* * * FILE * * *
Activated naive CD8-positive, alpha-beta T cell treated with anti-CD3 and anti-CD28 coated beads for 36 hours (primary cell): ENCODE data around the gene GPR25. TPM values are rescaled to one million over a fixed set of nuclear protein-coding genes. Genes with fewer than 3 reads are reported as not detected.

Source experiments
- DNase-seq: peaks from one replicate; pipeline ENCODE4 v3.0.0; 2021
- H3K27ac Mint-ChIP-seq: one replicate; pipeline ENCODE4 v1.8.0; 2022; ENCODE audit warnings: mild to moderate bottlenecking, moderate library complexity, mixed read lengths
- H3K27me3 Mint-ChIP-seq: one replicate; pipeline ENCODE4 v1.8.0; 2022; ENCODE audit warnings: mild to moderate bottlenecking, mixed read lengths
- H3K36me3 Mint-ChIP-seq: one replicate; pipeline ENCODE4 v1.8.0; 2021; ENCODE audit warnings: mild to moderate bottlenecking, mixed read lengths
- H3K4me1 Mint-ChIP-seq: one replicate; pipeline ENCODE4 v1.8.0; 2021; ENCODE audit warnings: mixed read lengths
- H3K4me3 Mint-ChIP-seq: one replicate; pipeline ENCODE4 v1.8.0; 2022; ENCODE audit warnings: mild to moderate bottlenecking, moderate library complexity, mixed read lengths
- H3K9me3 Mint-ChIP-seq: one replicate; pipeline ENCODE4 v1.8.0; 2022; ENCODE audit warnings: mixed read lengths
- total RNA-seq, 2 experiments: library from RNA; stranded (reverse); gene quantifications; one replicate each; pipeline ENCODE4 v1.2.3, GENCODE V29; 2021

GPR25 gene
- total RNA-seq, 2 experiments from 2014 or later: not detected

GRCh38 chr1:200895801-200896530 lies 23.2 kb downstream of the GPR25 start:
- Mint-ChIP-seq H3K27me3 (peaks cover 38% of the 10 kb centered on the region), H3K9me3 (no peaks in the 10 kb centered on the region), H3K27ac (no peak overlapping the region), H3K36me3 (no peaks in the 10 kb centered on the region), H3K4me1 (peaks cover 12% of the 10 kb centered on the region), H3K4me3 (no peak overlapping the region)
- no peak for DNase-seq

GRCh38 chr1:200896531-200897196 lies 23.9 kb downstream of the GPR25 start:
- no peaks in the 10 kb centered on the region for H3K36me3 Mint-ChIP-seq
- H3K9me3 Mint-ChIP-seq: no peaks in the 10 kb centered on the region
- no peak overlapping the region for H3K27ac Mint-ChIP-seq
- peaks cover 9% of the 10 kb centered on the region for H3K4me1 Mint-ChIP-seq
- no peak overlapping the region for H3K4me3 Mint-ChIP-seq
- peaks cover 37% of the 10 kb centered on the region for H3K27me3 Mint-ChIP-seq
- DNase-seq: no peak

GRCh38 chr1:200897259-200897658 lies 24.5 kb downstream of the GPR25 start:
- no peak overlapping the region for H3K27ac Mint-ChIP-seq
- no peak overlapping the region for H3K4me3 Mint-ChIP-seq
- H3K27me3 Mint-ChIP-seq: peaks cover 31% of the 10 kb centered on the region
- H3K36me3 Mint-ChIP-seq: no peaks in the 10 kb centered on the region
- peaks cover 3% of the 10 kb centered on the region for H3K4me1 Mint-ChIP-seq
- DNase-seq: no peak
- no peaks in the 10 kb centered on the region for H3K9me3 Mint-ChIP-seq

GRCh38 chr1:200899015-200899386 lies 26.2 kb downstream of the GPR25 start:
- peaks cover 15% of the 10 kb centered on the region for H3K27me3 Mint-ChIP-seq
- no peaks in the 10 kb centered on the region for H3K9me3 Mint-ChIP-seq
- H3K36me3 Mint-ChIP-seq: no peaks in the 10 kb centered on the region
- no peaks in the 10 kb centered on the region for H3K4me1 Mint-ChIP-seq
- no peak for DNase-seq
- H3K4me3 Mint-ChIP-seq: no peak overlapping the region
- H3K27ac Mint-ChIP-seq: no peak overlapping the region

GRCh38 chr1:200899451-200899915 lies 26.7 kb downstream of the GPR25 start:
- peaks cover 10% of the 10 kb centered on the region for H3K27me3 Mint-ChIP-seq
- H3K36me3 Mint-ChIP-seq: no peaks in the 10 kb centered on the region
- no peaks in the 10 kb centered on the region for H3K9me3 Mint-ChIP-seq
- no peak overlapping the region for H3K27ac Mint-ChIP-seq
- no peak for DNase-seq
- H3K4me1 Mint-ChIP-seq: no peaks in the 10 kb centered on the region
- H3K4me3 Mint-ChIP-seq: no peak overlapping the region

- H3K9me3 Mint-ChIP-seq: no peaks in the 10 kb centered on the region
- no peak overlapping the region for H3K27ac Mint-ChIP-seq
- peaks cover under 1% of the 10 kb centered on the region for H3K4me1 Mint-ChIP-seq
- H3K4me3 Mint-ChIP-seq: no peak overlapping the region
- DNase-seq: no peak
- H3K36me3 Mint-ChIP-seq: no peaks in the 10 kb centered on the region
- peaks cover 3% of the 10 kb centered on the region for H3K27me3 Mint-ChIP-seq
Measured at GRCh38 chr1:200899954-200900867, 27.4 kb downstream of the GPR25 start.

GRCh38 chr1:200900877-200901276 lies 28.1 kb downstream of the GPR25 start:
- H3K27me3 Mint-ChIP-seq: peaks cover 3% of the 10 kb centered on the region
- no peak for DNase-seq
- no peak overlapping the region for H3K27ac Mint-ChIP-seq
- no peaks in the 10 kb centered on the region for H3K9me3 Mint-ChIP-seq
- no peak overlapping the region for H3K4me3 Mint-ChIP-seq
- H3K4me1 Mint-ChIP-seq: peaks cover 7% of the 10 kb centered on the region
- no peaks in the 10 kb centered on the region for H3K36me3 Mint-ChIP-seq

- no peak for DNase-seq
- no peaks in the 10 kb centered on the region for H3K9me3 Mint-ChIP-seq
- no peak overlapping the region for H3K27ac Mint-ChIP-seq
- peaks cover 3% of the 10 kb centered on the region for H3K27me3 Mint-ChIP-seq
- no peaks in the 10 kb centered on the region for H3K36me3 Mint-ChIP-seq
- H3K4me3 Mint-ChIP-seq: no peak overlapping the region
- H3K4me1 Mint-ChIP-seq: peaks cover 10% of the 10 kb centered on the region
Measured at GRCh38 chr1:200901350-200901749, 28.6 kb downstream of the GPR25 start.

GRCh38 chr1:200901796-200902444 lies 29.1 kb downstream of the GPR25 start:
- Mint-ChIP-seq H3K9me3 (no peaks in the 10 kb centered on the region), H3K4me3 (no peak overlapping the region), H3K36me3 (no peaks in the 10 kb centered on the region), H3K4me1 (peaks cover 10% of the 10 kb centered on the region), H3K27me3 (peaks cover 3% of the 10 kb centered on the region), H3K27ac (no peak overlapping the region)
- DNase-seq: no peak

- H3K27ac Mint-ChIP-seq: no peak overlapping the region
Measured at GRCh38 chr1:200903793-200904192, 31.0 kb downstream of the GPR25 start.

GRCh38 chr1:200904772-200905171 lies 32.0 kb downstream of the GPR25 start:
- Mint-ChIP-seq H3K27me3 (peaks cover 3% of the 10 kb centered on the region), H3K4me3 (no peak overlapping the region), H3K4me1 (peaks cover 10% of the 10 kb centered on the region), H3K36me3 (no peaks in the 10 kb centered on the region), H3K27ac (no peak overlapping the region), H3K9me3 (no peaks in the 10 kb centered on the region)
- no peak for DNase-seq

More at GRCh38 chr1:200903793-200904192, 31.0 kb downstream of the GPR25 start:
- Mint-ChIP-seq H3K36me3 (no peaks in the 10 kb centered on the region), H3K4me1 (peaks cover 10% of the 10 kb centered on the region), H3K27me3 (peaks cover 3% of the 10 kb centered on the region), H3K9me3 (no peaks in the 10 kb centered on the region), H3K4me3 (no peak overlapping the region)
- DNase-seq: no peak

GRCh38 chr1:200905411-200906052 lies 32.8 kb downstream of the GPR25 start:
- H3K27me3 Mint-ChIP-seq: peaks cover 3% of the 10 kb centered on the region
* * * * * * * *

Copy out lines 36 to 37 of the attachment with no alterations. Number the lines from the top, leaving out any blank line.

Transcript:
- no peaks in the 10 kb centered on the region for H3K4me1 Mint-ChIP-seq
- no peak for DNase-seq